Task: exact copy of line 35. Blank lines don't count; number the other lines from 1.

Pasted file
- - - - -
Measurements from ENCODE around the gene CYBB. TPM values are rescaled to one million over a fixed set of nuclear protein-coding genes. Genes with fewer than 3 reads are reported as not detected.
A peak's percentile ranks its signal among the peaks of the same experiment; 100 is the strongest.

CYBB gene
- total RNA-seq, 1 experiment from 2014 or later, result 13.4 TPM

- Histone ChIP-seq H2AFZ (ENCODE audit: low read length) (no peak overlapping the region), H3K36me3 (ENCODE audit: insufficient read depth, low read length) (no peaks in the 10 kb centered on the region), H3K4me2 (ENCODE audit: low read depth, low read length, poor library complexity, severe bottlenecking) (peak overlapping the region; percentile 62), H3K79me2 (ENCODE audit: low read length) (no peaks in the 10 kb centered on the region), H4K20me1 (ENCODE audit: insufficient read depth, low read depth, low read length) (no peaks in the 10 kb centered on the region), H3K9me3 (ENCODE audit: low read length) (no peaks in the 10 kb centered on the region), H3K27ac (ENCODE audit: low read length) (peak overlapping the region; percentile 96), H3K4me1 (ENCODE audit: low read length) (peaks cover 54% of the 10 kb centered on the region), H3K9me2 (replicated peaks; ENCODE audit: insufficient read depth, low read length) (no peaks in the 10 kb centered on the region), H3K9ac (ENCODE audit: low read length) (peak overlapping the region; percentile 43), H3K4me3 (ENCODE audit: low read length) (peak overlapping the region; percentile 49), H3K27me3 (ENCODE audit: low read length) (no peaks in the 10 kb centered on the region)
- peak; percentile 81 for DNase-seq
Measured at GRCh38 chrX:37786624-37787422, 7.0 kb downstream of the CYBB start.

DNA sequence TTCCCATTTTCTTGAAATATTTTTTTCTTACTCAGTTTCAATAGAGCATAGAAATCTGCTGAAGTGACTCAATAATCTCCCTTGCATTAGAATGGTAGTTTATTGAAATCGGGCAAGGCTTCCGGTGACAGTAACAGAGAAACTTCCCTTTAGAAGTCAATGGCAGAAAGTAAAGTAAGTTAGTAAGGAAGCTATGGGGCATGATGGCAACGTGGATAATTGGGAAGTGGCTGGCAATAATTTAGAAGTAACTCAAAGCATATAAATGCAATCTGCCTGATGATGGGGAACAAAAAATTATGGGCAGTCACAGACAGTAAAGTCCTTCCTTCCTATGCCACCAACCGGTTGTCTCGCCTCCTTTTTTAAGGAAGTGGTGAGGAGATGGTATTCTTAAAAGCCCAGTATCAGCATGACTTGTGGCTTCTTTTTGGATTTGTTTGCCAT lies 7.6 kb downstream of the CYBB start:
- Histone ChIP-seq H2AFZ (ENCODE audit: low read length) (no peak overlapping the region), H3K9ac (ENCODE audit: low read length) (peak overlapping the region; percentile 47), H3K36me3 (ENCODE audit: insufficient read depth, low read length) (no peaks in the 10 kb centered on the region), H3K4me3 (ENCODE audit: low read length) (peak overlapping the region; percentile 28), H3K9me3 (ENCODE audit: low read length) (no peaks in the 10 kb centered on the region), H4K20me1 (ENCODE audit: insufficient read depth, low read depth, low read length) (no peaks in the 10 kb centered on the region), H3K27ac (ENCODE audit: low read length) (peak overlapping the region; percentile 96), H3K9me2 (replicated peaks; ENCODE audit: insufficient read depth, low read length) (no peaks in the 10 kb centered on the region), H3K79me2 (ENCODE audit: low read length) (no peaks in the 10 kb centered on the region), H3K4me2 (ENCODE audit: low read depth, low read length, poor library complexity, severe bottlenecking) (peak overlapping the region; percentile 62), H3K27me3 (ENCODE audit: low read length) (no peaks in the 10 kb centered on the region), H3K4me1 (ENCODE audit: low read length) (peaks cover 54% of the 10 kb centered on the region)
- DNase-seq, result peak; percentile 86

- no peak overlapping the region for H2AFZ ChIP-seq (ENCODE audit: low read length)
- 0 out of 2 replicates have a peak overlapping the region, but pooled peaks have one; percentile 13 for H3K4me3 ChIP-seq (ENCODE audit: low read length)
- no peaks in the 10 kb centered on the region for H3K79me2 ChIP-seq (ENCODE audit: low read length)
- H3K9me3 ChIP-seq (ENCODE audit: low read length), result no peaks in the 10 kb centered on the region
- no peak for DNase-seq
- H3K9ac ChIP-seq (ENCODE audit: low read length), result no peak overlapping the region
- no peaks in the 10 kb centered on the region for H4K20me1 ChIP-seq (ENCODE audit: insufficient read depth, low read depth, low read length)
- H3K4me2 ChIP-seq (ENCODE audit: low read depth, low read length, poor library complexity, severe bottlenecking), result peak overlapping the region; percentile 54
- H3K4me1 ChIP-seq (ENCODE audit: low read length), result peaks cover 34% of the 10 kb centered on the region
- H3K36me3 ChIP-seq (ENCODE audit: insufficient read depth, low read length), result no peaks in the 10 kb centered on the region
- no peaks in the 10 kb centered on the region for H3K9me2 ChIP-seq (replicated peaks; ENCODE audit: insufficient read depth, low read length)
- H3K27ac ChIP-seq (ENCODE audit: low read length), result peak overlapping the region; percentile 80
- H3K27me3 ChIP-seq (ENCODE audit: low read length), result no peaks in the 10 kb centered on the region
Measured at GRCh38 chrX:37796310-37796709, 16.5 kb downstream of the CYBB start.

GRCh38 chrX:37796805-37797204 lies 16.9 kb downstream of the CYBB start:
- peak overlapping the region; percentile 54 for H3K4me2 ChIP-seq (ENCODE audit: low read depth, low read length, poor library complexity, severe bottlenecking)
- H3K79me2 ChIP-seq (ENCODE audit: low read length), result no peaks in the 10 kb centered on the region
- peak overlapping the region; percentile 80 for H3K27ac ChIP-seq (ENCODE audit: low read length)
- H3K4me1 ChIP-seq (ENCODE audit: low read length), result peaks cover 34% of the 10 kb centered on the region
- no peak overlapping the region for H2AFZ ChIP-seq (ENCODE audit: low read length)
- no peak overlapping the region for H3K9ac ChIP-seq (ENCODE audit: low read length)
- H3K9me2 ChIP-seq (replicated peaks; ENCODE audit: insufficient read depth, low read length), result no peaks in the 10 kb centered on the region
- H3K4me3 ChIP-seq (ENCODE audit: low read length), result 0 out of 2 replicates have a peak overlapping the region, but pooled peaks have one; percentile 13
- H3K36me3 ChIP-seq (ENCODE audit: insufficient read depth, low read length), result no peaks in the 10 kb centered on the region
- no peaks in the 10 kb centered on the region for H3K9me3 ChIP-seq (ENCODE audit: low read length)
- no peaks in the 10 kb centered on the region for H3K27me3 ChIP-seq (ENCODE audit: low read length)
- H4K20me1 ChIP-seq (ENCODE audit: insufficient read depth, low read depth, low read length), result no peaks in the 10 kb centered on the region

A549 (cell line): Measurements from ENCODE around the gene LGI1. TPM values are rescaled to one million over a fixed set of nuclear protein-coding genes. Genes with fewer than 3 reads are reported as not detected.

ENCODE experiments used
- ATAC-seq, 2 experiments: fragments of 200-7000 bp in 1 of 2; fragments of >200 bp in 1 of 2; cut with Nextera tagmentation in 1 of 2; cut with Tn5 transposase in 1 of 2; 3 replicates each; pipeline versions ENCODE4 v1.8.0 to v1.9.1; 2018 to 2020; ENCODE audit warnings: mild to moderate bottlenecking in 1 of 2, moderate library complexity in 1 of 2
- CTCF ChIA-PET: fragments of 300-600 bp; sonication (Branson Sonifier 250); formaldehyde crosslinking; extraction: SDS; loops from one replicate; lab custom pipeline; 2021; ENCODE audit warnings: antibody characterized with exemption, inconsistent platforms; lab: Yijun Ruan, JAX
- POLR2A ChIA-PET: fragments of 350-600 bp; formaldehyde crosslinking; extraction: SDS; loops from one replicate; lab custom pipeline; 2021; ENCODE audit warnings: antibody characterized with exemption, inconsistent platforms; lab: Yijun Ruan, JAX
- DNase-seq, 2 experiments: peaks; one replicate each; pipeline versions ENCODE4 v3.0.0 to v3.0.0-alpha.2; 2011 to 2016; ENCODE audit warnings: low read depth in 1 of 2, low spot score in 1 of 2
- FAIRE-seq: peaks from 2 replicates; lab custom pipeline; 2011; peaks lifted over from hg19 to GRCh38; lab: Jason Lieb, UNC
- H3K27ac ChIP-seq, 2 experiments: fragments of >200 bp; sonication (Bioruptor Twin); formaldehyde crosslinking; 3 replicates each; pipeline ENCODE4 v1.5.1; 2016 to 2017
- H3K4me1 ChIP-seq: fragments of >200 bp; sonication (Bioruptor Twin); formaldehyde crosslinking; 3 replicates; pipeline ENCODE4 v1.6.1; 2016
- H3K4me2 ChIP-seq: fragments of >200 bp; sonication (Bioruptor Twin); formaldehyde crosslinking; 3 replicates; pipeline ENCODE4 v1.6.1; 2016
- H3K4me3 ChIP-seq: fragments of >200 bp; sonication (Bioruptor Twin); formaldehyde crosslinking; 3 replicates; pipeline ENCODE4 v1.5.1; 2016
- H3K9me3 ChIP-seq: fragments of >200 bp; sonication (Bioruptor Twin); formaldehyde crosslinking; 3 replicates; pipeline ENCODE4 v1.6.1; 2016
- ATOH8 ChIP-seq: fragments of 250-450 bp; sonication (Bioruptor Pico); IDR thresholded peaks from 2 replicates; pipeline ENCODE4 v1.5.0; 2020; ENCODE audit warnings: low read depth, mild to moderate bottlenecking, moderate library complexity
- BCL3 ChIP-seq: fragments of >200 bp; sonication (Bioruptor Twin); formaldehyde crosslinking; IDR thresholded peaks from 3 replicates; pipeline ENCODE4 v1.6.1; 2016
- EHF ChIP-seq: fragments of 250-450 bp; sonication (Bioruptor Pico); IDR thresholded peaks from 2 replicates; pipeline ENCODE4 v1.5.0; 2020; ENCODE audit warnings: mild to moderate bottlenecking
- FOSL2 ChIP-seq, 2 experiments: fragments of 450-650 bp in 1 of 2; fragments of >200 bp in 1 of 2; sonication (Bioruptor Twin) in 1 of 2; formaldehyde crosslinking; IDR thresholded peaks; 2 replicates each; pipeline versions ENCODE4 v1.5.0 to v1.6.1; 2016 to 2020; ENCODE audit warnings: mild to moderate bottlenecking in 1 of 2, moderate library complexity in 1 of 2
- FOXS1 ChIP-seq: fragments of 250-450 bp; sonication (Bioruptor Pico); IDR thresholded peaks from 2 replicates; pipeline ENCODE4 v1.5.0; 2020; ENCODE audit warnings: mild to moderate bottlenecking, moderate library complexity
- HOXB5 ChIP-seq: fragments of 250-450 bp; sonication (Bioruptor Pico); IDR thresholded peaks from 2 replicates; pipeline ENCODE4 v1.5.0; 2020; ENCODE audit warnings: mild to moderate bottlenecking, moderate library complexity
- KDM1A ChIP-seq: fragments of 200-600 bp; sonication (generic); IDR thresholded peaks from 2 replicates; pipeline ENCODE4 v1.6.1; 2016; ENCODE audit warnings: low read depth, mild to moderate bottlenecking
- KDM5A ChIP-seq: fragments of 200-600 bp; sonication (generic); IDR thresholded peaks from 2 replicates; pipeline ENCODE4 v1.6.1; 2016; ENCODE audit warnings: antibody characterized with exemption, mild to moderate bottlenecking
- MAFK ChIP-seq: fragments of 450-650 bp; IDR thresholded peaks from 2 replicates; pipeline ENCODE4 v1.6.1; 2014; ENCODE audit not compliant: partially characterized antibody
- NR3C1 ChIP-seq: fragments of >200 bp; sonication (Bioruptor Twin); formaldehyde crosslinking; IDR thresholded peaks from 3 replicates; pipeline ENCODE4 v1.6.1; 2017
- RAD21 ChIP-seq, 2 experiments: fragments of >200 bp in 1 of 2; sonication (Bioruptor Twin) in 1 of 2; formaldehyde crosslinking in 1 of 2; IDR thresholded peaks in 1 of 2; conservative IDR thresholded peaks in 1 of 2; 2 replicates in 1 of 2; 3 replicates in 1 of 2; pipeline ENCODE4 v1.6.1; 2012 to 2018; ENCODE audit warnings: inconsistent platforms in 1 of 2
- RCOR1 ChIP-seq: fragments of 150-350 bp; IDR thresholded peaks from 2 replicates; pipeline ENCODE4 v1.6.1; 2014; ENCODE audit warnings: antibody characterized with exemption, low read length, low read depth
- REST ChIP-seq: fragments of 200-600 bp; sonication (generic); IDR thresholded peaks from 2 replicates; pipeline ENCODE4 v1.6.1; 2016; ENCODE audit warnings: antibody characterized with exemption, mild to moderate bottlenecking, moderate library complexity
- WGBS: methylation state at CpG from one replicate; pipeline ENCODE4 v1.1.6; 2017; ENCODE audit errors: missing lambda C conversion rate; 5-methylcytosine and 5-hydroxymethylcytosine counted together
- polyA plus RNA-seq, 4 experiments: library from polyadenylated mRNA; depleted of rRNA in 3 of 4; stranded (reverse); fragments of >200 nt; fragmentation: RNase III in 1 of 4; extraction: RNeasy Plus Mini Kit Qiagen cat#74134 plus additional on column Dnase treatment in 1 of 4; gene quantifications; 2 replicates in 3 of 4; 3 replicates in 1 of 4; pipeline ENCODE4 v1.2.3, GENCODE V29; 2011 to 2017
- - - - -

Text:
- no peaks in the 10 kb centered on the region for H3K9me3 ChIP-seq (ENCODE audit: low read length)